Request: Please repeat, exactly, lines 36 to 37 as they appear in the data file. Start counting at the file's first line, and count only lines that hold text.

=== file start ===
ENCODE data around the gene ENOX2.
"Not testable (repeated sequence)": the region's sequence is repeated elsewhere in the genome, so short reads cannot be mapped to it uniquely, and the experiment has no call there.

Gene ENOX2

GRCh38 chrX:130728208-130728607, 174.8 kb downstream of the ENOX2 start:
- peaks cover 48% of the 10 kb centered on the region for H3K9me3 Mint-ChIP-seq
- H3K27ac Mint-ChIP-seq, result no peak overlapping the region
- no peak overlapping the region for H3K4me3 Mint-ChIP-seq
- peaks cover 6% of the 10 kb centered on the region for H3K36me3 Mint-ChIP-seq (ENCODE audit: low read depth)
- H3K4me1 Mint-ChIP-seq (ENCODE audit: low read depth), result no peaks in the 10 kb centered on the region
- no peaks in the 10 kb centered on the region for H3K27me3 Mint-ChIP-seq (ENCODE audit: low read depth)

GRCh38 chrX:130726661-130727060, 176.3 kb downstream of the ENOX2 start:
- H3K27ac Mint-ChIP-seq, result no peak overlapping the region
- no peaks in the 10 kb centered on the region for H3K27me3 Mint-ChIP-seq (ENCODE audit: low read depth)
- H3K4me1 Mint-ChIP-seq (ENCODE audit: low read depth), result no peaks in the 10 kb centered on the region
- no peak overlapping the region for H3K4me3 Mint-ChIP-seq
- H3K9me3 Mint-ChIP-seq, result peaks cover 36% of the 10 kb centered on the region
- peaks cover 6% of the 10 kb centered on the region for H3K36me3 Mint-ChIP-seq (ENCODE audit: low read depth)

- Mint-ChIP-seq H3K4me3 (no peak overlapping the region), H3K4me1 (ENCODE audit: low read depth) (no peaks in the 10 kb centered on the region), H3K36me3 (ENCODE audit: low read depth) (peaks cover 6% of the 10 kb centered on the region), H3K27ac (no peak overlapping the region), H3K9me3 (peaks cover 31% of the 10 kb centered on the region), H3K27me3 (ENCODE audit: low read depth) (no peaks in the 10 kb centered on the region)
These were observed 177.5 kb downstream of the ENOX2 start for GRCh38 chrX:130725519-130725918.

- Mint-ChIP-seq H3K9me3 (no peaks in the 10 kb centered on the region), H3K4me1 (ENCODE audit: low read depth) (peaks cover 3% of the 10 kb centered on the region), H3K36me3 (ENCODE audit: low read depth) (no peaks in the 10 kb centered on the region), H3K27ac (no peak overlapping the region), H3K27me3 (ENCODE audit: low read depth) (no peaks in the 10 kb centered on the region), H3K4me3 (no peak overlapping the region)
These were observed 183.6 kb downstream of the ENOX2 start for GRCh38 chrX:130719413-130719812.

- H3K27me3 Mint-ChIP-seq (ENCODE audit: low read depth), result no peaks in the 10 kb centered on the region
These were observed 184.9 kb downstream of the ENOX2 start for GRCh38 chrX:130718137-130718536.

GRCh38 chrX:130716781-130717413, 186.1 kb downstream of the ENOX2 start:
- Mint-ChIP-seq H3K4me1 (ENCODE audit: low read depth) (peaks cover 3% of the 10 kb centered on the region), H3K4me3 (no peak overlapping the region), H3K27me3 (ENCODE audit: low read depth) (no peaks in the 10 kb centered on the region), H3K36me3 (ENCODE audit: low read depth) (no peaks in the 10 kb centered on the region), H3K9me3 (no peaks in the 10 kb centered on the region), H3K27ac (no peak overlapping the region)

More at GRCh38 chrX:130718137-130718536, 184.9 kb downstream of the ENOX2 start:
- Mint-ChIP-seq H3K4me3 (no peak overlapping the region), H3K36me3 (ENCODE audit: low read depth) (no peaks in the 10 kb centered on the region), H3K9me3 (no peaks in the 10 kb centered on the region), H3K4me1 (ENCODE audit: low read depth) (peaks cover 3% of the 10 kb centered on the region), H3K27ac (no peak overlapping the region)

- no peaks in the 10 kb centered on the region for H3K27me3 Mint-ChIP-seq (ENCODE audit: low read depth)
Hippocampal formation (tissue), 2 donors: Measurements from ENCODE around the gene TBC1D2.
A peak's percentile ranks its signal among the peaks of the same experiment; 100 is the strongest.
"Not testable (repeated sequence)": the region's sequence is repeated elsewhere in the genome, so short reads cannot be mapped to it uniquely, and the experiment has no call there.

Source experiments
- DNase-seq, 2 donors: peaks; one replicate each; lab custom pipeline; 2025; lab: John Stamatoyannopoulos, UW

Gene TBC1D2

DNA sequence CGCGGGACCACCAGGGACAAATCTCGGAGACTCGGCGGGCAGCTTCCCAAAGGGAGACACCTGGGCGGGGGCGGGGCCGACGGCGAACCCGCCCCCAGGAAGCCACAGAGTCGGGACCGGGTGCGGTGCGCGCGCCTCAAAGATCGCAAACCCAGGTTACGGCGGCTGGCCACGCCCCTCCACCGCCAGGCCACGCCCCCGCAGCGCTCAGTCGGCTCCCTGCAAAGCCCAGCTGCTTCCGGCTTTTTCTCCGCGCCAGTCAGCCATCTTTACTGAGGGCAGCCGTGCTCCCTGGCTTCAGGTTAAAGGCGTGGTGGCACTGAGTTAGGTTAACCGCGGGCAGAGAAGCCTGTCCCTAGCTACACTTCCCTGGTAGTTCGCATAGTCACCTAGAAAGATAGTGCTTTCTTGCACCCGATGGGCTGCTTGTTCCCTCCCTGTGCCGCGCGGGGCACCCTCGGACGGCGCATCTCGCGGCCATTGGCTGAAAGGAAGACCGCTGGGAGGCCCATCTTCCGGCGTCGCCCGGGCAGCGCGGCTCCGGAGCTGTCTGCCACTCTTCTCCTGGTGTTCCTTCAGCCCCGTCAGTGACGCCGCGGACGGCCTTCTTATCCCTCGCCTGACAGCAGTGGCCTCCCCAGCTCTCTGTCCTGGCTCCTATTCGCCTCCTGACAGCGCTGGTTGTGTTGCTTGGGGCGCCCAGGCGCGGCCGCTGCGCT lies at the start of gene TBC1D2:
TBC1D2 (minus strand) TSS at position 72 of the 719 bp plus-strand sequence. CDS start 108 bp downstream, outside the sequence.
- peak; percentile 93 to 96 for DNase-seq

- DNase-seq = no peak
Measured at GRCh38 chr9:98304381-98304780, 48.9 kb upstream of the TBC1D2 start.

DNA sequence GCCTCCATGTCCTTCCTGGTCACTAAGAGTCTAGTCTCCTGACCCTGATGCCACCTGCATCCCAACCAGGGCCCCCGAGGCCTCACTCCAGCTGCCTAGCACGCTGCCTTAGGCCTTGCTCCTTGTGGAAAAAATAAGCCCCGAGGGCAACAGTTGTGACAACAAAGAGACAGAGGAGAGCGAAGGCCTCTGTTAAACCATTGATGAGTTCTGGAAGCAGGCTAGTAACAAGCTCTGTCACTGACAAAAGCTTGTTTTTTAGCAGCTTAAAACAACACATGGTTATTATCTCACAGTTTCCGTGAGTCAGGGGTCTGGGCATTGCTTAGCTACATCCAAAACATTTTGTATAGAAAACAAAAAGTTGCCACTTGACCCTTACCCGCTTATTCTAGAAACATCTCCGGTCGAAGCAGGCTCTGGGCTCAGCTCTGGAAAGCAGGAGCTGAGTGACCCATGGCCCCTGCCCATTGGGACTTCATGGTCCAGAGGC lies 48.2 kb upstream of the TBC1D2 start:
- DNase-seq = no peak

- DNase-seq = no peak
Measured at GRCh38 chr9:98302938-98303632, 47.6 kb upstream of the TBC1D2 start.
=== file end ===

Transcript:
TBC1D2 (minus strand) TSS at position 72 of the 719 bp plus-strand sequence. CDS start 108 bp downstream, outside the sequence.
- peak; percentile 93 to 96 for DNase-seq